Tony Blair cannot escape the consequences of his support for the war in Iraq. However hard he might try Michael Howard cannot do so either.
The Conservative leader has announced that his party will no longer be co-operating with Lord Butler's inquiry into the intelligence services. This would be a moment of considerable significance had Mr Howard opposed the war or even raised doubts about the Government's conduct in advance of the conflict. Instead the Conservative leader is an unconvincing contortionist. He supports the war, but wants to make mischief out of the conflict as doubts grow about its legality.
How tempted Mr Howard must be to raise the latest controversy when he faces Tony Blair at Prime Minister's Question Time tomorrow. After all, an unlikely quartet has prepared the ground for him. The former Prime Minister, John Major, has called for Mr Blair to publish the Attorney General's full advice on the legality of the conflict against Iraq. So has the former Foreign Secretary Douglas Hurd. Tony Blair's old ministerial colleagues, Robin Cook and Clare Short, have made similar demands. This is quite a warm-up act
Mr Howard seeks to be the star turn, but withdrawing from the Butler inquiry does not get him very far. The Prime Minister has a convincing, ready-made response to Mr Howard's questions relating to the war. It goes along these lines: "Neither the current leader of the opposition nor his predecessor questioned the legal basis at the time the war took place. They were at least as keen as the government for the war to commence. The right honourable gentleman is an opportunist". Mr Howard has no answer to that. He is being opportunistic.
The original support of the Conservative leadership for the war makes the current political situation in Britain much less febrile than it appears on the surface. At its most basic it means that the main opposition party, the only alternative government, cannot benefit politically from the chaotic aftermath of the conflict. Their leading figures are unconvincing when they huff and puff over specific issues. Lord Butler might be feeling a little lonelier this morning, but most voters will not be convinced by the Conservatives' absence from his review.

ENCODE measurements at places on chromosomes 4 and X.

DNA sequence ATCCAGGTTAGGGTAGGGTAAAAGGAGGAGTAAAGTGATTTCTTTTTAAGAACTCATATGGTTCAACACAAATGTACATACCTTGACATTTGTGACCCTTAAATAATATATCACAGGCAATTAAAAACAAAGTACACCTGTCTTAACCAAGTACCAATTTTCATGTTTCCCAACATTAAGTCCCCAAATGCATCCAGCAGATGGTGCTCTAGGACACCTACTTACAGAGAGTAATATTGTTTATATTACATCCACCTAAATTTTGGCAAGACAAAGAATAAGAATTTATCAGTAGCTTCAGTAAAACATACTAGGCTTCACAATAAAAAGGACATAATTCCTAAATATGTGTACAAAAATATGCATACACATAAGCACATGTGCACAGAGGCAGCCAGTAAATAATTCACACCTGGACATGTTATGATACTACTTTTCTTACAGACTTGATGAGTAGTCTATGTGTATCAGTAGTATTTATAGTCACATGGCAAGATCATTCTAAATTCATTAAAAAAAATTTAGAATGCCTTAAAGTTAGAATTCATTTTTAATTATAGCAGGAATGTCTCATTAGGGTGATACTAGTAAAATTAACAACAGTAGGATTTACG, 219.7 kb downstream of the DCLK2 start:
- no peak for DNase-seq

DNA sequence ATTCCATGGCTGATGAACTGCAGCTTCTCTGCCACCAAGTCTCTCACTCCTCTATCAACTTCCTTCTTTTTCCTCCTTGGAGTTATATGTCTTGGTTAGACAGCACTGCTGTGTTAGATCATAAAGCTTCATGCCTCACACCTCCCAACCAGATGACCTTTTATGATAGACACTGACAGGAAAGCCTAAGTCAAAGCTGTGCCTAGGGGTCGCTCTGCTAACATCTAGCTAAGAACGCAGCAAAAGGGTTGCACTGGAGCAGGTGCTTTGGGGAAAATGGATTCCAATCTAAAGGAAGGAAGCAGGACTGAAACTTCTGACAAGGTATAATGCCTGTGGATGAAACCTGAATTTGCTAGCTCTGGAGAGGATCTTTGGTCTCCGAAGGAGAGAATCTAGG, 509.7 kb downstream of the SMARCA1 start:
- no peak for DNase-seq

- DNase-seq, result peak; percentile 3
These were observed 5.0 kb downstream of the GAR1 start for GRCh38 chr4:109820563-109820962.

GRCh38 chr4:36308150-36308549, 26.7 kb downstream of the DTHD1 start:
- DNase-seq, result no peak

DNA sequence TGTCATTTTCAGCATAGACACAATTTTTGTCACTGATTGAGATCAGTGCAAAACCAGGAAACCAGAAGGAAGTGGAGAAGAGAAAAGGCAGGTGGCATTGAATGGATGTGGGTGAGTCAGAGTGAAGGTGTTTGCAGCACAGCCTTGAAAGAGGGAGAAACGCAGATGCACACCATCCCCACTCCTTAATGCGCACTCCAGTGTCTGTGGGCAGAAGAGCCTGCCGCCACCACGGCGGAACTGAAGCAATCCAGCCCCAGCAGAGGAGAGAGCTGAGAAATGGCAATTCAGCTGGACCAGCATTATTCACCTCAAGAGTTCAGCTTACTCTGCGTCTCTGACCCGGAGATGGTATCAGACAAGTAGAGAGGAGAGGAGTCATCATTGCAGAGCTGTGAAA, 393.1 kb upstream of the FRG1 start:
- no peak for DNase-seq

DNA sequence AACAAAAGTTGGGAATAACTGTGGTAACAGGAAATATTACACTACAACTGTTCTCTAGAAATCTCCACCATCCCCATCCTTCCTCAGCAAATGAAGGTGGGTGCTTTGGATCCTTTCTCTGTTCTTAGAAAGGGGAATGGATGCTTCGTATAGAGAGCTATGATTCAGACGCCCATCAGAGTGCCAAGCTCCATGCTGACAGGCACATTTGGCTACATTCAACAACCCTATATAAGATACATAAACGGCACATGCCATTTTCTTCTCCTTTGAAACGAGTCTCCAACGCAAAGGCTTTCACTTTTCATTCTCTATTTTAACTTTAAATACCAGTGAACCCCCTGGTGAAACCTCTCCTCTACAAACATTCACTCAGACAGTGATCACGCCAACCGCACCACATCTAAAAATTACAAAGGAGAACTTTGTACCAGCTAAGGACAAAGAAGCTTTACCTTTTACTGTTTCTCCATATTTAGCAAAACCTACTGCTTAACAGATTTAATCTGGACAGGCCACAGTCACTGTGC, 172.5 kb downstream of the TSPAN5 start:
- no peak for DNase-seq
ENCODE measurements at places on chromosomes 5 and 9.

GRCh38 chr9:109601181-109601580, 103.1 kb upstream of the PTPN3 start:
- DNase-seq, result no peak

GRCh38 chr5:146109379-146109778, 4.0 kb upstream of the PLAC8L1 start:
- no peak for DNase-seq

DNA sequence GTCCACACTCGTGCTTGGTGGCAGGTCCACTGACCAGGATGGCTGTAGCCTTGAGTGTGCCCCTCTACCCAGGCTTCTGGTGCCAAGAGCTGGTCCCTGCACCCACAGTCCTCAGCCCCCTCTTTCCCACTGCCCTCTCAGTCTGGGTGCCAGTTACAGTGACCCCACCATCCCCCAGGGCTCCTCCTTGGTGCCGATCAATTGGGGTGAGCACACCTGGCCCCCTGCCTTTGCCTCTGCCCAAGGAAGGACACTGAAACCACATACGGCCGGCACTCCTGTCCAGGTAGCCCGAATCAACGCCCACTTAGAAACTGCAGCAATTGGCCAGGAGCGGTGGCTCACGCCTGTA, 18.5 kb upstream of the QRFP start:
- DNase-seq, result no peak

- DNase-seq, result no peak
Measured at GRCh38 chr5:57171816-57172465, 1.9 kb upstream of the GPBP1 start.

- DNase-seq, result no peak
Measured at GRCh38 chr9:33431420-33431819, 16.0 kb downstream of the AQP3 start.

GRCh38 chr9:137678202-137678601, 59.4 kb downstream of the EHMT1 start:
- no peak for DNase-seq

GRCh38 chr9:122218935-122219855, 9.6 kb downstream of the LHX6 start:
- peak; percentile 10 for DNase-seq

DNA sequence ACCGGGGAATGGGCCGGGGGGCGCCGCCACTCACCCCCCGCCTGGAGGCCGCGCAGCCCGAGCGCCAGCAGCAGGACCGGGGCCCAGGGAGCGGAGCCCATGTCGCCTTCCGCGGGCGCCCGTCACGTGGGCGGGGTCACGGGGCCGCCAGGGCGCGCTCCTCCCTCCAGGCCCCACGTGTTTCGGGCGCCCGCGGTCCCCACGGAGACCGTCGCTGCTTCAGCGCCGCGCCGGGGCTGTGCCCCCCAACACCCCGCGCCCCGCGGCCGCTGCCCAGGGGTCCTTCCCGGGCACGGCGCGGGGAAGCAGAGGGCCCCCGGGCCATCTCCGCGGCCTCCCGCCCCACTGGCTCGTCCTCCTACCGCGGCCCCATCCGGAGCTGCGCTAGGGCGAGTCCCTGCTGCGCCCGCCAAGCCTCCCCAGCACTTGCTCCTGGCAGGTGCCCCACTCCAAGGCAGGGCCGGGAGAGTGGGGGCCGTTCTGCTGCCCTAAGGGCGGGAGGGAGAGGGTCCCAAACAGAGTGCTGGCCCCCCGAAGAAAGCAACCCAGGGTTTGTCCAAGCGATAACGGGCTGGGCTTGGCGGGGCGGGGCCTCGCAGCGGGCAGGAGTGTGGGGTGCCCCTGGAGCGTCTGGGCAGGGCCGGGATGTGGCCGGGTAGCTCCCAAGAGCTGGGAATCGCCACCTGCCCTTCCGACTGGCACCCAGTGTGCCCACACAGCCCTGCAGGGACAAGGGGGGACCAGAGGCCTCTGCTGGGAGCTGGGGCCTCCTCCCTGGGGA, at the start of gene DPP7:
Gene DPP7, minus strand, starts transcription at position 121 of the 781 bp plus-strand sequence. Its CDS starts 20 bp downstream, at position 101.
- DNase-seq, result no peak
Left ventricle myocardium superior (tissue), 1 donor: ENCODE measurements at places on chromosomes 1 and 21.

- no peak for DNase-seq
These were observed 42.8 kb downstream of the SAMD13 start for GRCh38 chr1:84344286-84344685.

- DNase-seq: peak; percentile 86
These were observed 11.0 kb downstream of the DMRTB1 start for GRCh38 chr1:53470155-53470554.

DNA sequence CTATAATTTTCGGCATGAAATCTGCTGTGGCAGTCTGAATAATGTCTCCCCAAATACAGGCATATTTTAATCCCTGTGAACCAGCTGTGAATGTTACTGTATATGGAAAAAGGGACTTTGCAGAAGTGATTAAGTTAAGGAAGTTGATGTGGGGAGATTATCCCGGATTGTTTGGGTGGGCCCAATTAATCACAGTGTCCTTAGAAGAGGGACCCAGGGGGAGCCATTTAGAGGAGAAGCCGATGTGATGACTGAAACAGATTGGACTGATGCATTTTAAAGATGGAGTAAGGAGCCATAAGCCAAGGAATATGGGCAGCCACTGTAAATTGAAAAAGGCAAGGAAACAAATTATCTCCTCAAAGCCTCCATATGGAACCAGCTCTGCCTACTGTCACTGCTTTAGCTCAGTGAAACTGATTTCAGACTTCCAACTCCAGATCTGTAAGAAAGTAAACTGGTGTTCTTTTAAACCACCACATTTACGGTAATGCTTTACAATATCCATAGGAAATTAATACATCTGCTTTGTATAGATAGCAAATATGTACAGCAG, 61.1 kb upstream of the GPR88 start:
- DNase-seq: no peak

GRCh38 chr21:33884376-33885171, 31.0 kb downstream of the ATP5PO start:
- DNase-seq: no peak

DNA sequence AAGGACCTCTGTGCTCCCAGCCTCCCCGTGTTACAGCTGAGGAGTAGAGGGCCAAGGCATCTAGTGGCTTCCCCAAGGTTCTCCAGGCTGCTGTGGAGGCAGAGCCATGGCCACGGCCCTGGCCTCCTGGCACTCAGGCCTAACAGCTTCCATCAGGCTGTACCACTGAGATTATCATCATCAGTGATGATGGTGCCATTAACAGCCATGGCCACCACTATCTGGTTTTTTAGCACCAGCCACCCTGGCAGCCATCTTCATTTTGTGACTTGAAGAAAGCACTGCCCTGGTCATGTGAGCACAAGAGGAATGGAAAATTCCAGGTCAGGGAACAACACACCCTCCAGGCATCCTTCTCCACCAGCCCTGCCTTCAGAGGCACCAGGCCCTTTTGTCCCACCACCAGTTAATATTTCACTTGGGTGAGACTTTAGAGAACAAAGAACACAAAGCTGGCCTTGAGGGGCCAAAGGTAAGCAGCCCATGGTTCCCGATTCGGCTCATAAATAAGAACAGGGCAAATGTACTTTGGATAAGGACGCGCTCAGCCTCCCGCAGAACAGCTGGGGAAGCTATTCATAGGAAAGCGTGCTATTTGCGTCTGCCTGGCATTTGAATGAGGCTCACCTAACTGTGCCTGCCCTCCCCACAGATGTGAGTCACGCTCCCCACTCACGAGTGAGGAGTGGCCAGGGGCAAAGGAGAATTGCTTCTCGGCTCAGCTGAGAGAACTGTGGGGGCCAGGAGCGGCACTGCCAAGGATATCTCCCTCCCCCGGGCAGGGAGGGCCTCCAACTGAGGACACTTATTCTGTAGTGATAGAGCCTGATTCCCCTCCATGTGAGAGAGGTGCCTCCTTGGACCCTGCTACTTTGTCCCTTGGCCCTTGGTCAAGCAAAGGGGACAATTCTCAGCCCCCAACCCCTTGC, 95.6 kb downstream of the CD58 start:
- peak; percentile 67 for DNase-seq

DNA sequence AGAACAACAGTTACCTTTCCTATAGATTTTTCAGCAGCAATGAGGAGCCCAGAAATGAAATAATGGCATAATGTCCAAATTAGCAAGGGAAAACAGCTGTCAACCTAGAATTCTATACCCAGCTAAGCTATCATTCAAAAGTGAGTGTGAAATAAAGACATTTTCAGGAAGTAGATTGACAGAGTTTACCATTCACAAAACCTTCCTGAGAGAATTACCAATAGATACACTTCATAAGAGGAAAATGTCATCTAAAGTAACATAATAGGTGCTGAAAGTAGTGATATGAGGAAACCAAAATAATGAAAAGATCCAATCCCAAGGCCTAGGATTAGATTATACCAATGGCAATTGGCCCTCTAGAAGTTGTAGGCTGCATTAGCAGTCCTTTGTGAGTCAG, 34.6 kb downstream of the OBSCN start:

As Mr Major and others suggested at the weekend there are thorny, potentially embarrassing questions relating to the legality of the conflict. UN resolution 1441, much quoted by ministers as legitimising war, was deftly drafted so that its precise meaning was vague. The resolution called on Saddam to co-operate fully with the UN inspectors or "face the consequences".
Those consequences were not specified as the countries involved could not agree on what they were. Resolution 1441 was a preliminary one that implied the need for a more precise follow up before war. Mr Blair did not get a second resolution. There must be a suspicion that there were some embarrassing qualifications in the Attorney General's broader, unpublished legal assessment.
Mr Howard is the last person in British politics able to raise such a suspicion. Not for the first time he is hindered by his own enthusiasm for the conflict.
Mr Blair made many calculations in the build up to war, but I suspect the support of the Conservatives was a key and underestimated factor. Indeed it is quite possible that Mr Blair would not have dared to back President Bush in the first place if the Conservatives had been opposed to war. Mr Blair became a Labour MP in the 1980s when the Conservatives won landslide elections. As a result he is conditioned to take the Conservatives seriously, neurotically alert to any political situation that might aid their recovery. Fighting a controversial war that the Tories had opposed would have been such a situation.